The legislative session ended Saturday June 26th, with varying outcomes for the four legislative issues we have been working on for the last few weeks.
HB 5518- ODF Budget Bill
The budget passed without either of the two Governor proposed cost shifts to landowners, changing the funding for ODF Private Forests Division from 40% harvest tax to 50% and elimination of the state general fund paying for landowners share of ODF Fire Division administration costs. Stopping these two costs shifts to landowners was a high priority for OSWA this session.
The budget of $107,468,647 General Fund, $2,564,210 Lottery Funds, $289,752,162 Other Funds expenditure limitation, and $41,471,405 Federal Funds expenditure limitation for the 2021-23 biennium. The total funds budget of $441,256,424 and 1,221 positions (920.42 FTE) represents an increase of 27 positions (57.8 FTE) over the 2019-21 approved budget. The bill also establishes a Special Purpose Appropriation (SPA) of $14.0 million General Fund in the Emergency Board for ODF fire protection expenses, the allocation in 2019-21 for SPA was $4 million.
In the Fire Protection program, the package includes $2,018,553 General Fund, $3,191,693 Other Funds expenditure limitation for 17 new permanent positions (16.75 FTE). The Private Forest Division is a current services level budget which continues the upgrades and enhancements to the Department’s Forest reporting and notification system as required by SB 1602 (2020 1st Special Session). Finally, a one-time appropriation of $1.7 million General Fund is included in the package for continued eradication and containment programs related to Sudden Oak Death (SOD).
HB 2070 and HB 2434- Forest Products Harvest Tax Bills
The legislature adjourned without passing a bill to update the forest products harvest tax and extend the sunset for two years on three of the five components of the tax. In a wild turn of events, the House Revenue Committee passed out HB 2070 with the -8 amendment, which OSWA was opposed to. In response, the Senate Finance and Revenue Committee adopted the -A5 amendment to HB 2434, the version which we supported, and sent it to the full Senate for a vote. Once HB 2434 passed the Senate, the House sent HB 2070 back to committee but refused to agree with the Senate amendment to HB 2434.
This led to a conference committee recommending the Senate remove the forest product harvest tax from the bill and allow the original bill to be passed, leading to the outcome I described in the first sentence. This means it is highly likely we will be negotiating a harvest tax bill for February with a retroactive date so there is no gap in the services provided by these programs.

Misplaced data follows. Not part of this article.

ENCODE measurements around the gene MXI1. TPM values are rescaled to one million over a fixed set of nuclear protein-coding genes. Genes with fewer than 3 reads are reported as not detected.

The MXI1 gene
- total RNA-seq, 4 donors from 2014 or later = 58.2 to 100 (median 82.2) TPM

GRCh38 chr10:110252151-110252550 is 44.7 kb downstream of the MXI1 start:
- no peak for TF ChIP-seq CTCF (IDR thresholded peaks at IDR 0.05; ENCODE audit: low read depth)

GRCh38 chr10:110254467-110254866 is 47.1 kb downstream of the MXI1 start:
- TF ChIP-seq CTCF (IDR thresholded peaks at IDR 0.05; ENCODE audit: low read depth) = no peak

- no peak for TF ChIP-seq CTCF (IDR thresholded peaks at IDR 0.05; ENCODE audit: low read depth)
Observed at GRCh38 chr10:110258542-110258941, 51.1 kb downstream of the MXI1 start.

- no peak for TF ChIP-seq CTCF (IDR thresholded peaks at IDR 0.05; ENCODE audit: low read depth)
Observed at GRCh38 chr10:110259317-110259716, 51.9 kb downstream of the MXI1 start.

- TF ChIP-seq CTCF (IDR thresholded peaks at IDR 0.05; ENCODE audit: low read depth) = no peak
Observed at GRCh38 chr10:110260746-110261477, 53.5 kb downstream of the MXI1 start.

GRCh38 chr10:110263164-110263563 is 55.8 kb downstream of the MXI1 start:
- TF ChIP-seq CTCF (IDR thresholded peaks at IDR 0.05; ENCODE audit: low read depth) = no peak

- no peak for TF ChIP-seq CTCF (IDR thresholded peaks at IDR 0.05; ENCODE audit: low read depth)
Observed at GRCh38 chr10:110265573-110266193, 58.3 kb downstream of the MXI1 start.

HB 2357- OFRI Reforms
After passing the House on a 32-27 vote, the bill to eviscerate OFRI died in the Senate without a hearing. A deal to amend the bill in a manner that was agreeable to the Senate (and OSWA) was rejected in the final days of the session by proponents of the bill. This sealed its fate for this session, but I am afraid not for long.
I predict this issue becomes part of the negotiations for February which are likely to include harvest tax, fire funding and OFRI. The timing will be more appropriate as the Secretary of State audit of OFRI should be completed in time for the discussions. Another possible resolution might be that the issue could become part of the Private Forest Accord, as the makeup of OFRI was part of an initiative which was set aside by the MOU which started the Accord.
SB 762- Omnibus Wildfire Reform Bill
This bill was drafted in response to the report issued by the Governors Wildfire Council and the devastating wildfires experienced last September. The bill passed on the final day of session and while not exactly the language we had advocated for, some last-minute changes make the bill at least workable on the short term .
The last-minute change allows ODF to define the Wild-Land Urban Interface, rather than use the definition from the original bill, which was seen as too broad to be applied equitably across Oregon’s varied landscape and climate. It provides statewide comprehensive strategies to promote wildfire risk reduction, response and recovery. It also appropriates $150,000,000 General Fund to various agencies, authorizes 235 new positions (190 FTE) with ODF and the State Fire Marshal, respectfully allocated 174 and 37 of those new positions.
The bill is certainly not a quick fix to ending wildfires in the state, but implemented properly it could create the framework for an improved firefighting response statewide. OSWA and others must remain vigilant and engaged as the rules to implement the bill are adopted. If not, Oregon’s world renown wildfire fighting system with ODF in the lead could be dismantled and lost.